Integrative medicine (IM) is a newly emerging field of comprehensive healthcare that emphasizes wellness and healing of the whole person with a focus on mental and spiritual health. It is the integration into mainstream medicine of complementary therapies for which there is evidence of safety and effectiveness. Integrative physicians strengthen the physician–patient relationship and empower the patient. The Academic Consortium for Integrative Medicine and Health, which consists of 56 academic medical centers, defines IM as “the practice of medicine that reaffirms the importance of the relationship between practitioner and patient, focuses on the whole person, is informed by evidence, and makes use of all appropriate therapeutic approaches, healthcare professionals and disciplines to achieve optimal health and healing.” This concept is illustrated in Figure 13-1.
The integrative medicine wheel. (Used with permission from William Collinge, PhD).
The knowledge and use of complementary and alternative medicine (CAM) is an important aspect of IM. CAM refers to a large range of therapies outside the domain of mainstream conventional/Western medicine that are used for the purpose of medical intervention, health promotion, and disease prevention. CAM includes therapies such as alternative/whole medical systems (homeopathy, naturopathy, Ayurveda, and traditional Chinese medicine), mind-body interventions (meditation, prayer for healing, biofeedback, yoga, and art and music therapy), biologically based therapies (megavitamins, nutritional supplements, and herbs), manipulative and body-based methods (chiropractic manipulations, osteopathy, and massage), and energy therapies (Reiki and Therapeutic Touch).
With increasing interest in the integration of CAM therapies into conventional pediatrics, a more appropriate term of pediatric integrative medicine (PIM) has emerged. Interestingly, the growing trend in conventional medicine toward the patient and family–centered medical home, with a focus on prevention and health promotions of the whole child, is the core of PIM.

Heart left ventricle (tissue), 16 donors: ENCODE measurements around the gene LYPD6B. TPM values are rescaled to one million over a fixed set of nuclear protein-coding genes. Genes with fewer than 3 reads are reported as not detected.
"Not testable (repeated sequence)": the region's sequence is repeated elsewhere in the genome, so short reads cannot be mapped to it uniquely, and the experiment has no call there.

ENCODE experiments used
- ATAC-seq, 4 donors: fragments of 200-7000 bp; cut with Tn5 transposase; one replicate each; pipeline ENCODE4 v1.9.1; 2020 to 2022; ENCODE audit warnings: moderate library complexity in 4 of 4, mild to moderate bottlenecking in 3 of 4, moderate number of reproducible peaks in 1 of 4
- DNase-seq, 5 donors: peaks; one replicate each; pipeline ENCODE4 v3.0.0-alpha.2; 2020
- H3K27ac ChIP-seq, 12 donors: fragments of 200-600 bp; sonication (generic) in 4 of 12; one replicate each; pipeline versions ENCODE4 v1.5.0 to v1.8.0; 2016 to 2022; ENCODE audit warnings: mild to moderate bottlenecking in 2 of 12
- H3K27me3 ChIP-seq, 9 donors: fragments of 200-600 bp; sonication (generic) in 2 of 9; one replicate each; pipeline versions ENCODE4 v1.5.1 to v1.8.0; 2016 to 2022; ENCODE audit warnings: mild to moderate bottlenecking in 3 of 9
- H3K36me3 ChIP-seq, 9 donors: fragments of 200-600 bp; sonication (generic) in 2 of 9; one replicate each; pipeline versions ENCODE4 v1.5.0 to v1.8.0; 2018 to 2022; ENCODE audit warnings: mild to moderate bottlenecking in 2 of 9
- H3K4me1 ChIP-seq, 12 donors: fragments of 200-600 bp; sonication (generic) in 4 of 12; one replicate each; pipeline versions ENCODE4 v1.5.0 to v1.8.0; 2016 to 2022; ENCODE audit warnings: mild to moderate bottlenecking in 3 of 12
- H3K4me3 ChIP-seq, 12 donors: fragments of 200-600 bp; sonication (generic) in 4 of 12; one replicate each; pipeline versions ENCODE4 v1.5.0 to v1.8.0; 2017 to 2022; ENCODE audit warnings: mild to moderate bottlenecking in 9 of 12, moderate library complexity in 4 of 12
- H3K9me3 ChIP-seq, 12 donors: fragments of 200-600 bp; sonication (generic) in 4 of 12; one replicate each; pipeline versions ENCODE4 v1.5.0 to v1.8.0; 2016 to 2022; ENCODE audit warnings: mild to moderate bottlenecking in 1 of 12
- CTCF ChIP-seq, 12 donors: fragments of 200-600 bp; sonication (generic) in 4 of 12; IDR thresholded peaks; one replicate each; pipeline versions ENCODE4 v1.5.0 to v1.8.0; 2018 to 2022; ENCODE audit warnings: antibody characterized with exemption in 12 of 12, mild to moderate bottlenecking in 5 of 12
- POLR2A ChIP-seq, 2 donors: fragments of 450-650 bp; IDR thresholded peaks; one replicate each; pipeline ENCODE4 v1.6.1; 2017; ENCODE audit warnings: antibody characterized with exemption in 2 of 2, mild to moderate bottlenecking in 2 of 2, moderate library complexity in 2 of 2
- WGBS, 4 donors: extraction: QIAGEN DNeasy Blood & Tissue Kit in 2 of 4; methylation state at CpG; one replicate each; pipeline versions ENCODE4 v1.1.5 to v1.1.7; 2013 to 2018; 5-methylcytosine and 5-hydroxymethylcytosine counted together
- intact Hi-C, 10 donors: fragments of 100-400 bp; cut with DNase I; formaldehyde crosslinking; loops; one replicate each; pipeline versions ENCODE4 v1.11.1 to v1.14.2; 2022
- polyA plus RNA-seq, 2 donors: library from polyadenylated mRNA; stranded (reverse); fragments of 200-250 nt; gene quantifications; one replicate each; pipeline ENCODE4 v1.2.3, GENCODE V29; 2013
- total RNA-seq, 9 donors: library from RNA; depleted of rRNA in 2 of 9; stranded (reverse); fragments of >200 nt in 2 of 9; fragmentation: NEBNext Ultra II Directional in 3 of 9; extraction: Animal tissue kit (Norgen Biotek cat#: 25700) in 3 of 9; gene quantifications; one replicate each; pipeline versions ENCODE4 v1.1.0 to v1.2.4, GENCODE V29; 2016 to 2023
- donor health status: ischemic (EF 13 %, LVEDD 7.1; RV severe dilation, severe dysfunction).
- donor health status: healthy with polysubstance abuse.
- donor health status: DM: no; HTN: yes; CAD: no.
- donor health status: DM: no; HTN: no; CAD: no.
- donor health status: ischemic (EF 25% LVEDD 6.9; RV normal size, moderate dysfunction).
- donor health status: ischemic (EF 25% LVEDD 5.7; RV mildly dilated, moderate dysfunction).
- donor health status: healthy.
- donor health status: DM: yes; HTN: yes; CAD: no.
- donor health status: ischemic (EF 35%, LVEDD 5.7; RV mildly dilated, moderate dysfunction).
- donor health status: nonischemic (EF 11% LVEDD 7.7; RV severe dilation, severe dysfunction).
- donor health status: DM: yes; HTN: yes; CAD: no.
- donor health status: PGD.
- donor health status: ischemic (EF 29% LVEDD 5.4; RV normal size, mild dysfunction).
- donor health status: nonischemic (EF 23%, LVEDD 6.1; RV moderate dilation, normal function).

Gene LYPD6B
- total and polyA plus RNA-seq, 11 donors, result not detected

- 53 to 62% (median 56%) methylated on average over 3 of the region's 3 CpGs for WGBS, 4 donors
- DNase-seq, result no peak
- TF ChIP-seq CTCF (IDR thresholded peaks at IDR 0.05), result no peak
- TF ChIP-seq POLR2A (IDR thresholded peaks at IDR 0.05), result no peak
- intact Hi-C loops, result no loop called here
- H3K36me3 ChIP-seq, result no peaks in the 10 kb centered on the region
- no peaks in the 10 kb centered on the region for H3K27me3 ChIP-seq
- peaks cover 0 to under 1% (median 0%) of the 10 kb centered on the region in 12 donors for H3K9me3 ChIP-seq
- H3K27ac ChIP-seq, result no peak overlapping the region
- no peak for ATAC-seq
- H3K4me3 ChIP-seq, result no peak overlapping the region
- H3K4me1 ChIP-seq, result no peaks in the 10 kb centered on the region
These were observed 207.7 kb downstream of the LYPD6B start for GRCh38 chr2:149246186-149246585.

The pediatric medical landscape has evolved over the last 20 years primarily due to increasing prevalence of complex and chronic conditions such as diabetes, autism, attention-deficit disorder, asthma, obesity, cancer, chronic pain, and depression/anxiety. Many pediatricians are developing interest in learning new skills and embracing new therapies to better care for these complex patients. The current conventional biomedical model of treating illness is not very effective in preventing the development of disease or in altering the course of chronic physical illness. In fact, the current model does not adequately address the mental, emotional, and spiritual needs of an individual. As pediatricians are becoming more aware of the need for holistic care, a trend toward the integration of CAM therapies within the practice of conventional medicine is occurring. Children’s hospitals are commonly offering CAM therapies, health insurances are covering such therapies, and a growing number of physicians are using CAM therapies in their practices. IM centers and clinics are being established, many with close ties to medical schools and teaching hospitals.
As a result of increasing interest ...